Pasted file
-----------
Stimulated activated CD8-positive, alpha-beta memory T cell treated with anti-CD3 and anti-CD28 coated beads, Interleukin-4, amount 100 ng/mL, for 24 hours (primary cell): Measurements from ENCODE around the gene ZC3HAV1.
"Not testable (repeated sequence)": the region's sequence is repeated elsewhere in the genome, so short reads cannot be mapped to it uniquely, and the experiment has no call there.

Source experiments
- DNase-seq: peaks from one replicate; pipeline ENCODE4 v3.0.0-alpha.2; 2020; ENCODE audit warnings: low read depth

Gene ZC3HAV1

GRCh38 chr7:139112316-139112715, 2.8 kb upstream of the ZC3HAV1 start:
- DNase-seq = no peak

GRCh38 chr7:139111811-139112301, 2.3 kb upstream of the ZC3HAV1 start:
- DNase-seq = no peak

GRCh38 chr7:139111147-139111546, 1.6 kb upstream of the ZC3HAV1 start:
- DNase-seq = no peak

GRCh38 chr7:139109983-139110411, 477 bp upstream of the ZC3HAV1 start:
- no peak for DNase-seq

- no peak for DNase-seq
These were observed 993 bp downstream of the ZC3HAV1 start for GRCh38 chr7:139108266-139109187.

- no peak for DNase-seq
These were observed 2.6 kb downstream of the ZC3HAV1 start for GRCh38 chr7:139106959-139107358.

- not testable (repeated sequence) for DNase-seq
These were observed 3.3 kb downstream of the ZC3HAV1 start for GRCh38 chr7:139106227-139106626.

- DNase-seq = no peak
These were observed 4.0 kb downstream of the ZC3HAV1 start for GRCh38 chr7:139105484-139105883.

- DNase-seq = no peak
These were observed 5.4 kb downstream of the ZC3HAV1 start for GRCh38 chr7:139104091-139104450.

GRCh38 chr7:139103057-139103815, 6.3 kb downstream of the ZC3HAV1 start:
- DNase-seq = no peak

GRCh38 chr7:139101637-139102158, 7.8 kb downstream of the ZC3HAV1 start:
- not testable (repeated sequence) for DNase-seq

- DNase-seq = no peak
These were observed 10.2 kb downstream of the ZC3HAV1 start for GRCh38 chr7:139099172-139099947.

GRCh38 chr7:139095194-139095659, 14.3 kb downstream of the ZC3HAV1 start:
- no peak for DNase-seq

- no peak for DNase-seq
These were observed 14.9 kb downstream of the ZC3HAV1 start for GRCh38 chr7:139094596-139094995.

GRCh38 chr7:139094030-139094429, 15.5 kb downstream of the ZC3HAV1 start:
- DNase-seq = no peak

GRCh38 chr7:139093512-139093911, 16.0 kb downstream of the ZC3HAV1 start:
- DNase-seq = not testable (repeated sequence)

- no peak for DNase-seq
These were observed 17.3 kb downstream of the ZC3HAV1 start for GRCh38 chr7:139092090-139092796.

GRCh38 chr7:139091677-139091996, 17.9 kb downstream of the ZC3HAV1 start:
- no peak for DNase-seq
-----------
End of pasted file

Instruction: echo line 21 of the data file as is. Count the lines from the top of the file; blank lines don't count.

These were observed 4.0 kb downstream of the ZC3HAV1 start for GRCh38 chr7:139105484-139105883.